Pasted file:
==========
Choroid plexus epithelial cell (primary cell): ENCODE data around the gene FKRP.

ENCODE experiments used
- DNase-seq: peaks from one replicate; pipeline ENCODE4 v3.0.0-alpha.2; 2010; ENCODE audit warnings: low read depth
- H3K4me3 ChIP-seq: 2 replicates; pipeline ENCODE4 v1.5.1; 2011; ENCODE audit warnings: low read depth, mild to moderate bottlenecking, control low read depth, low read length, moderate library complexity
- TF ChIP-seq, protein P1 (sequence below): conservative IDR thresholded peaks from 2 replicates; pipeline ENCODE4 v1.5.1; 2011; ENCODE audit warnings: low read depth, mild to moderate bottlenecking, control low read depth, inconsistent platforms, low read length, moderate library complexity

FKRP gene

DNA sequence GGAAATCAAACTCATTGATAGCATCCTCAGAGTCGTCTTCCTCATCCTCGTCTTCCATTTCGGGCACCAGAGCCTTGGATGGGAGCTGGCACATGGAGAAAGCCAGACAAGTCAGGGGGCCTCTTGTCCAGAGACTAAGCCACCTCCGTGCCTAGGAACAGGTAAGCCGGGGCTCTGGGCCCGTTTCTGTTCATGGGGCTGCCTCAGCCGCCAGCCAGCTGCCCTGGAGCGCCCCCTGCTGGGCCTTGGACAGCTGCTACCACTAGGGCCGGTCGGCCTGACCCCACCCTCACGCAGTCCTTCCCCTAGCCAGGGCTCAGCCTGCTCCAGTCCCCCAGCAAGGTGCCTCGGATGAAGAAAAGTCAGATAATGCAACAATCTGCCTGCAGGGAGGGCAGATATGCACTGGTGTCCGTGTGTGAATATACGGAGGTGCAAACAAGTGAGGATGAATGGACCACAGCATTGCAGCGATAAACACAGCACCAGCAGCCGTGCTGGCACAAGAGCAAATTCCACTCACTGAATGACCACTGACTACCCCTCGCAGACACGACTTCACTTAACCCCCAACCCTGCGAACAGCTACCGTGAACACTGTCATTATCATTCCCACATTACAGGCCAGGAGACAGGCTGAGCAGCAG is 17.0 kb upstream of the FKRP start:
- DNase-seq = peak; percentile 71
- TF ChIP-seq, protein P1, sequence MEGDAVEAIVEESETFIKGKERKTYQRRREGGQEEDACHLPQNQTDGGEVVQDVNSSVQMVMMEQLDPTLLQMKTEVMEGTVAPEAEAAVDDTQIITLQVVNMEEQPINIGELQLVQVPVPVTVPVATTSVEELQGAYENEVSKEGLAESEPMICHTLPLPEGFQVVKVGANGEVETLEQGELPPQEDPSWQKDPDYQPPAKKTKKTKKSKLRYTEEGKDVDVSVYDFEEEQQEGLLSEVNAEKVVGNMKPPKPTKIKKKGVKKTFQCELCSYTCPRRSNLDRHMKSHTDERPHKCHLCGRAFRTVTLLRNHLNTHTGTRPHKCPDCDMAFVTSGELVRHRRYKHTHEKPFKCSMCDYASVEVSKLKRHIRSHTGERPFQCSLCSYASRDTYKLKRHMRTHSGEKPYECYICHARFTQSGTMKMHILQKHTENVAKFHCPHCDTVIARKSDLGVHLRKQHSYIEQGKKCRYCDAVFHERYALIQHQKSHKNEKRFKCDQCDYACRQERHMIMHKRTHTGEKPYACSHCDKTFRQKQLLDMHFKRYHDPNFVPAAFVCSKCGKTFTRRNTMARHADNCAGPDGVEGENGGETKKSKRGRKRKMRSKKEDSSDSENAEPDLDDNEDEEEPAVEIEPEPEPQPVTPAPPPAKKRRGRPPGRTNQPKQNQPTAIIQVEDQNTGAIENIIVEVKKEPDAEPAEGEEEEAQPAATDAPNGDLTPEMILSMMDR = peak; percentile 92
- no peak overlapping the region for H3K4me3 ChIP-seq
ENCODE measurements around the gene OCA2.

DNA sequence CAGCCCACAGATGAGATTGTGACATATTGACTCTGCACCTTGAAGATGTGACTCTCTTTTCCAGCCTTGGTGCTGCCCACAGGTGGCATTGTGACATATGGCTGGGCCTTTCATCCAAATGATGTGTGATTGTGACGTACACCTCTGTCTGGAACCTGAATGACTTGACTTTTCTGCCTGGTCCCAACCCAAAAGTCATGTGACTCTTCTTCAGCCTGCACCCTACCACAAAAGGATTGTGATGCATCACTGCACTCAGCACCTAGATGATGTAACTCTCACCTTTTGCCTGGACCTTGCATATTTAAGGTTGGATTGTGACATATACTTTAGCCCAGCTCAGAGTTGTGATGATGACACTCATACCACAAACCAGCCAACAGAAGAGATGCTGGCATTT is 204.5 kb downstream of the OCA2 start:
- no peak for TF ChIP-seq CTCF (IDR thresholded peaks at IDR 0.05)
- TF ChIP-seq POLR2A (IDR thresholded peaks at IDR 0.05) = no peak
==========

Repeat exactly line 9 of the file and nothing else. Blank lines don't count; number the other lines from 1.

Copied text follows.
- TF ChIP-seq, protein P1, sequence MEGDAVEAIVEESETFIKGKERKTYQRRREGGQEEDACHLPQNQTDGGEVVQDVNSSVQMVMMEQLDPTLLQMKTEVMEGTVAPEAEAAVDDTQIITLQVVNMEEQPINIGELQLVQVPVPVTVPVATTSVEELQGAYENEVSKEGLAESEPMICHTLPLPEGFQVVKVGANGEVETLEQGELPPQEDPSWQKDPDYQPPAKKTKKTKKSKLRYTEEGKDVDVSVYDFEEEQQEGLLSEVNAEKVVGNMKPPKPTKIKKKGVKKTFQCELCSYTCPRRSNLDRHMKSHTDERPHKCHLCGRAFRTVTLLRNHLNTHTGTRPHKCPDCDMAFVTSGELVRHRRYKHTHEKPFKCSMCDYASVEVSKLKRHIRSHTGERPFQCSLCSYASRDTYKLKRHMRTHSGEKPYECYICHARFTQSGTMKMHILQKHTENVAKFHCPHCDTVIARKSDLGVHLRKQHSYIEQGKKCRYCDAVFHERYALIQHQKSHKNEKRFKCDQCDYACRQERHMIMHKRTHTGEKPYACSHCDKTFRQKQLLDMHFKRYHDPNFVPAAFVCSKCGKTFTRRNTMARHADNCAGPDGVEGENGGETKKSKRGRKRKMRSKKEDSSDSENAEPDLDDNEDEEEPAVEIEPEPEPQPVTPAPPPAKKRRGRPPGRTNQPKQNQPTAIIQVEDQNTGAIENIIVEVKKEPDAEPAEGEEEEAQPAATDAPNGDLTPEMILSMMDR = peak; percentile 92